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Bebop Spoken There

Vadim Neselovskyi, Professor of Jazz Piano, Berklee College of Music: “Every pianist has to deal with a very complex left-hand part at some point. This is the essential pianistic experience – to split your brain into two halves and execute two very different tasks at the same time.” – (Down Beat September 2017).

Roscoe Mitchell: “To me, improvisation is trying to improve your skills so you can make these on-point compositional decisions. That takes practice.” – (Down Beat September 2017)

Archives

Today Monday September 25

Afternoon.
Jazz in the Afternoon - Crescent Club, 1 Hudleston, Cullercoats NE30 3OS. 1pm. Free.
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Classic Swing - Marquis of Granby, Streetgate, Sunniside NE16 5ES. 0191 4880954. 1pm. Free. New mainstream gig w. Bob Wade (trumpet); Olive Rudd (vocal) and other familiar faces.
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Alastair Lord (trumpet) & Kris Thomsett (organ) - St. Nicholas Cathedral, St. Nicholas Square, Newcastle NE1 1PF. 1:05. Free (retiring collection).
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Evening.
?????
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To the best of our knowledge, details of the above events are correct but may be subject to alteration.

Monday, March 06, 2017

CD Review: Jeff Rupert & Richard Drexler - Imagination.

Jeff Rupert (tenor); Richard Drexler (piano).
(Review by Lance).
What a gem! Why did I procrastinate? Superb tenor, piano playing on a par.
Recorded live at Timucua Arts White House in Orlando, Fl back in June 2015 the music just flows. Tenor and piano gel supporting and feeding off each other. It's no surprise that, presumably when he was very young, both Mel Tormé and Maynard Ferguson laid high praise on Jeff Rupert and praise from those two doesn't come much higher. Drexler played piano with the Woody Herman Band for 20 years as well as playing bass in the trios of Kenny Drew Jr., and Dick Hyman - not a bad CV (he's also a faculty member of the University of Central Florida's acclaimed jazz studies program, along with Rupert).
Tonally, Jeff Rupert is Getzian rather than Coltranic but, hey, there's room for both whilst Drexler is that kind of pianist, a man for all seasons, a bit like the late Hank Jones. Give him the gig, he'll do it and probably better than anyone else in contention.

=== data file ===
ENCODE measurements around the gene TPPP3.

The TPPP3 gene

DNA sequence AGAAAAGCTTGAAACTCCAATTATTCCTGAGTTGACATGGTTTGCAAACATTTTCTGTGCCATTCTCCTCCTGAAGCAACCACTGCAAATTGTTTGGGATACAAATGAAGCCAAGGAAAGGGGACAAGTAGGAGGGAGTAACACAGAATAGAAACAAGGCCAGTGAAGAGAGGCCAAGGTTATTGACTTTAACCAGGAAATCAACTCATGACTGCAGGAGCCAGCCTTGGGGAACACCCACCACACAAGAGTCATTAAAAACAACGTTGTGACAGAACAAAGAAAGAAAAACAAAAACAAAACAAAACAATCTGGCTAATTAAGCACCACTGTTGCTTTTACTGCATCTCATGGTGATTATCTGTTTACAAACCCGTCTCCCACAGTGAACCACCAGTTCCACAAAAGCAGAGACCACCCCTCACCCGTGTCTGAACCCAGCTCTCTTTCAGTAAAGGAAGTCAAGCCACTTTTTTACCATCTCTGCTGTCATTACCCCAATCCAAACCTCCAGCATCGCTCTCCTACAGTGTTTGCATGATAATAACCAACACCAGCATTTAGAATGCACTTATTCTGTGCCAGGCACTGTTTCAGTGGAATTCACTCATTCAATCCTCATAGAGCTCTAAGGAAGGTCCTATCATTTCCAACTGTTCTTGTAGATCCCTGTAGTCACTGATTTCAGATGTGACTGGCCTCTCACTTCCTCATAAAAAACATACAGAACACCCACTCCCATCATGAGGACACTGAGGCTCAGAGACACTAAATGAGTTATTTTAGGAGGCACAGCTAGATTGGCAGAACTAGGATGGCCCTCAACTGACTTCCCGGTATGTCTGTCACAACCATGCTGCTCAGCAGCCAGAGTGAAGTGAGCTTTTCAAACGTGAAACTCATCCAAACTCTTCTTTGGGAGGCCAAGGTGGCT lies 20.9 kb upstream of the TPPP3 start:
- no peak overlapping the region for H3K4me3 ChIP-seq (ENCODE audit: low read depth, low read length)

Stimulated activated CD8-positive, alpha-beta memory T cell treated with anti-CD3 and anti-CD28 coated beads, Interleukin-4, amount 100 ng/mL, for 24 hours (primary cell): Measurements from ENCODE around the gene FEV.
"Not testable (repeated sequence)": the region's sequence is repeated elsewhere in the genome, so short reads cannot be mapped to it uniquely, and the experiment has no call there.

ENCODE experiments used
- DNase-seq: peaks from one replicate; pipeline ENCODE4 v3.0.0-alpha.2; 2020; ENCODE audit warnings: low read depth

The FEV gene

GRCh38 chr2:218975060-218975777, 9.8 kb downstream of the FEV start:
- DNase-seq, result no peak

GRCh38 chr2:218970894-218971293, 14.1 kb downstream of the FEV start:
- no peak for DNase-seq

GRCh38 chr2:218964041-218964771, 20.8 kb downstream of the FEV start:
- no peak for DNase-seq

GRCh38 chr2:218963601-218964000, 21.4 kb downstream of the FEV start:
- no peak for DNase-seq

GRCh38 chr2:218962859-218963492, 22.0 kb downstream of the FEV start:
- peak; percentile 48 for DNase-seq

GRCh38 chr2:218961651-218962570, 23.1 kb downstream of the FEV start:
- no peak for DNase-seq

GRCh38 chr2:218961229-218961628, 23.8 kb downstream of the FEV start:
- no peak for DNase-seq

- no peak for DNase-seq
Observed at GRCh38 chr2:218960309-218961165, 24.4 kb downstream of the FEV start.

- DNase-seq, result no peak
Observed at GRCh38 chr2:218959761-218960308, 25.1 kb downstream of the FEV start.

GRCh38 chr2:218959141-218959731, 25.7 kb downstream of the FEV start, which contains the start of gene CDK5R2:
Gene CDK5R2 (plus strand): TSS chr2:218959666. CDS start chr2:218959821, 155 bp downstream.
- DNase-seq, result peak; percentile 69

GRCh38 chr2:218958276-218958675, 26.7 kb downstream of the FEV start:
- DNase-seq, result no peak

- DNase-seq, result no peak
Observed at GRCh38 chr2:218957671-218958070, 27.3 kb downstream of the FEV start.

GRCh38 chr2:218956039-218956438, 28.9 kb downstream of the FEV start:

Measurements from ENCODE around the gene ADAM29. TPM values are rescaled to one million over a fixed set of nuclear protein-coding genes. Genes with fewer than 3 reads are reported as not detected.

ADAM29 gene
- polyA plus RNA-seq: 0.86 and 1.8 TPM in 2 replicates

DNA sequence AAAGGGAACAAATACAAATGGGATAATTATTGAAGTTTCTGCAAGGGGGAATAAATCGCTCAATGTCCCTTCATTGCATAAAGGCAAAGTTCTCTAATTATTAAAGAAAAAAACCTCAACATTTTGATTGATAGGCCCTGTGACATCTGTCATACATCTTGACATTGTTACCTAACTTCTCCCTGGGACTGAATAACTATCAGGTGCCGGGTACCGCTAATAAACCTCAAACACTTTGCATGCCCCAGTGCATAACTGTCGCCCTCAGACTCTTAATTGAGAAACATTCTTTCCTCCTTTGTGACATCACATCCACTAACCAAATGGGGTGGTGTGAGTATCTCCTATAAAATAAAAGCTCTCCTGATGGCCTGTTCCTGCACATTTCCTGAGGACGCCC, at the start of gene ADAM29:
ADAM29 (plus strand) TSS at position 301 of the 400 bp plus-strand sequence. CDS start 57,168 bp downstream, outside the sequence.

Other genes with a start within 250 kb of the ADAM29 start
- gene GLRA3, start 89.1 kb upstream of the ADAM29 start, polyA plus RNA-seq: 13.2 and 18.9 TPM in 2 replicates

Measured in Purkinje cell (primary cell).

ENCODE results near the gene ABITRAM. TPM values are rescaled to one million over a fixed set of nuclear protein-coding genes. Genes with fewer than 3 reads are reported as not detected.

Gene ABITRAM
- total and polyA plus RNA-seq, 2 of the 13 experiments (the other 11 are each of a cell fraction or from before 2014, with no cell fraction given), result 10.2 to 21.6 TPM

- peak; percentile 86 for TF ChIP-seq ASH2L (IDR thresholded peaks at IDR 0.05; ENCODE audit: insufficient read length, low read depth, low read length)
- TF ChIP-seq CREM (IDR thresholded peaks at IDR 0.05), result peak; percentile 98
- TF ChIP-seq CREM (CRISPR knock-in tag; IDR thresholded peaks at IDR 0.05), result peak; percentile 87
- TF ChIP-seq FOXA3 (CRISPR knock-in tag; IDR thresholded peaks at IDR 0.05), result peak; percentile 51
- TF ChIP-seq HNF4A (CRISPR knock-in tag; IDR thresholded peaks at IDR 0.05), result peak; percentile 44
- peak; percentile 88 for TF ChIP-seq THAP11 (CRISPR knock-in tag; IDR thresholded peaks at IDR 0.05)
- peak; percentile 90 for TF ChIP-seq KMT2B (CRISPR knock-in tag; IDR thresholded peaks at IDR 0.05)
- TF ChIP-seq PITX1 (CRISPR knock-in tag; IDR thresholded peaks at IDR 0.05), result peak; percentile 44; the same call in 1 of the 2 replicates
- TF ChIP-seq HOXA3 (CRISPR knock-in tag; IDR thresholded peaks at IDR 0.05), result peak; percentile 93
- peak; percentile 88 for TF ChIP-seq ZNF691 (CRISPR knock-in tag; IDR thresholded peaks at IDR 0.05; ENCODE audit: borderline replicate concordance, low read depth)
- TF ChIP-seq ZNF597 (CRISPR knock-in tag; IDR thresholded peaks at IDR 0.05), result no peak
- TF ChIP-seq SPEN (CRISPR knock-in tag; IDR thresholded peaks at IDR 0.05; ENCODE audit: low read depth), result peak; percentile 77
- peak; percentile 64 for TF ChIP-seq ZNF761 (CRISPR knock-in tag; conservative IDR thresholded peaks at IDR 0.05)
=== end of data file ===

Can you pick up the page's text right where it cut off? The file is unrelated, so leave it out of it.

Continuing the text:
With the exception of Rupert's composition My Mistress' Eyes (based on a Shakespearian sonnet) the music is based around a choice selection of gas book/jazz book material which, in these days of "you've gotta play originals" is, at least in the UK, practically a hanging offence!
Without a Song (Vincent Youmans); I Can't Help It (Stevie Wonder); Snowfall (Claude Thornhill); Strange Meadowlark (Dave Brubeck); Imagination (Jimmy Van Heusen); A Felicidade (Jobim); My Mistress' Eyes (Jeff Rupert); Soul Eyes (Mal Waldron). 
I'm going to be playing this on the car stereo - BSH's equivalent of a Grammy nomination.
Lance.

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About this blog - contact details.

Bebop Spoken Here -- Here, being the north-east of England -- centred in the blues heartland of Newcastle and reaching down to the Tees Delta and looking upwards to the Land of the Kilt.
Not a very original title, I know; not even an accurate one as my taste, whilst centred around the music of Bird and Diz, extends in many directions and I listen to everything from King Oliver to Chick Corea and beyond. Not forgetting the Great American Songbook the contents of which has provided the inspiration for much great jazz and quality popular singing for round about a century.
The idea of this blog is for you to share your thoughts and pass on your comments on discs, gigs, jazz - music in general. If you've been to a gig/concert or heard a CD that knocked you sideways please share your views with us. Tell us about your favourites, your memories, your dislikes.
Lance (Who wishes it to be known that he is not responsible for postings other than his own and that he's not always responsible for them.)
Contact: lanceliddle@gmail.com I look forward to hearing from you.

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